Dormouse Rogues are rare, because stealing something is so alien to the dormice nature (though they are suberbly suited to the profession due to their uncanny stealth). If there is anything that might entice a dormouse to go down the road of roguishness, it’s a fat, ripe raspberry sitting around without an apparent owner (at a very cursory glance). 

The Ranger
With her trusted companion, the Ranger roams far and wide through the wild, dangerous undergrowth of the field balk. Her green and brown garb makes the ranger almost invisible to the perilous denizens she stalks. Her bumblebee, however, is often forced to just hop from flower to flower, pretending to be just an ordinary bumblebee instead of a highly trained and intelligent animal companion.

The Cleric
“Beware the masked swamp owl!” Dormouse parents tell their children. “If she catches you, she eats you whole and spits out your bare white bones, which will forever haunt the marshlands!” Indeed, infestations of undead are most often found near the nests of the short-eared owl, terrorising the local dormouse dwellings. This was the main reason why the Order of the Sacred Hazelnut came into being, whose clerics use the benign powers granted by the Deity to turn and the undead, and grant them rest. 

The Barbarian

Only the most fearless of dormice aspire to join the ranks of Barbarians. The origins of this class of warriors are lost in legend, as is the origin of their traditional weapon, the chiesnif (though legend has it that the first chiesnif was taken as prize on the myth-enshrouded raid on Pantree). On this raid, it is said, Teepweep the Unterrified, the first of his name, almost disembowelled a cat.

Barbarians of today still honour Teepweep’s name, and like him, they dress in the furs of enemies they have slain (or found). Nothing kindles their battle rage as surely as calling them adorable.

The Fighter

Dormouse Fighters are very liberal spirits. These seasoned, battle-hardened little creatures are most happy roaming the land with a week’s of provisions, sleeping under the eaves and bringing their courage and their tempered steel to anyone needing their help.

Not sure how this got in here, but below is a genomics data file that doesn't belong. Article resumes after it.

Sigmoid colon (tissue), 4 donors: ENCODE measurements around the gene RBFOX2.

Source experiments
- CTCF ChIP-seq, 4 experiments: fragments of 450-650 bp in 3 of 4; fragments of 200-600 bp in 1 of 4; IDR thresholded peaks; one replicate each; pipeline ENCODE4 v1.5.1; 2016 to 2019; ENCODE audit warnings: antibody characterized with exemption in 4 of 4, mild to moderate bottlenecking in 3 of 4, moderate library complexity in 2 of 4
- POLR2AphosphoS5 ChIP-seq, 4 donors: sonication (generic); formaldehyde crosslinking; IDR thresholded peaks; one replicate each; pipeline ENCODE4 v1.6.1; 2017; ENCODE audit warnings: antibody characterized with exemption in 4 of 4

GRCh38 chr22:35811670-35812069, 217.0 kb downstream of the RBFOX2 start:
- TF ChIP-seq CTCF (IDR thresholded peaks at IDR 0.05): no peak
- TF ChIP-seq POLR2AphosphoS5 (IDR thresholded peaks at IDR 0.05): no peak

Malicious gossip has it that all they ever use their tempered steel on is raspberries, which is of course completely preposterous.

The Monk

Dormouse Monks aspire to the highest level of inner peace, balance, and self-control. Their bodies are the only weapons they need (or so they say). Their final test, in which they give proof of their control over body and mind and demonstrate sheer incredible restraint, takes place while their masters and their families are already at dinner.

Many a dormouse Monk has found that she has the greatest level of control and restraint while sleeping. The trick is to remain standing and not curl into a ball, and nobody will notice.

The Bard

Dormouse Bards are generally seen as the happiest little creatures alive (and that is not just down to their consumption of raspberry wine). Always eager to entertain and educate, they tirelessly hold forth cheerful songs and ancient lore, to sounds of the walnut lute. They pride themselves on always getting strong reactions out of their audiences (though, granted, sometimes it’s an empty bottle accompanied by a yell of “You’ll attract the cats!”)

The Wizard
Dormice Wizards are rare, because most dormice lack the willingness to devote many years of study to the mastery of skills that have, in their opinion, little relevance for the important things in life (i. e., sleep and food). True Dormouse Wizards will be quick to point out that this is not true at all. In fact, to anyone who understands a little about arcane matters, it becomes clear immediately that dormice spells have rather more to do with sleep and food than magic in other parts of the world. Magic Missile, for example, seems to be a mashup of Magic Missile and Create Food. The great Wizard Avellinus has devoted his entire life to disentangling the unorthodox nature of dormouse spells and restore them to their original versions; to little avail. 

The Sorcerer

Dormouse Sorcerers, like every other Sorcerer, trace their lineage back to semi-mythical sources that account for their native magical powers. Among the Big Folk, dragon, demon and tiefling ancestry is quite common; Dormouse Sorcerers are adamant that their magical powers stem from an ancient fairy link. They highlight this belief by their choice of garment and even behaviour.

Dormouse Sorcery is overwhelmingly benign (sometimes plain overwhelming) and always good-natured (unless by accident). Dormouse sorcerers are among the most easy beings to get along with, but for the love of all that is holy, don’t mention the horns.

The Druid

Druids are among the most respected (and well-fed) people in Dormousedom. They know all the incantations for every shrub and tree (those that matter, anyway), how to make their branches grow into thickets, how to reduce their thorns, and most importantly of all, how to speed up the ripening of berries. If you have ever stood at a raspberry or bramble bush with fat ripe berries, and you could have sworn that the fruits were all green and tiny when you walked this way yesterday, that was most certainly the work of a Dormouse Druid.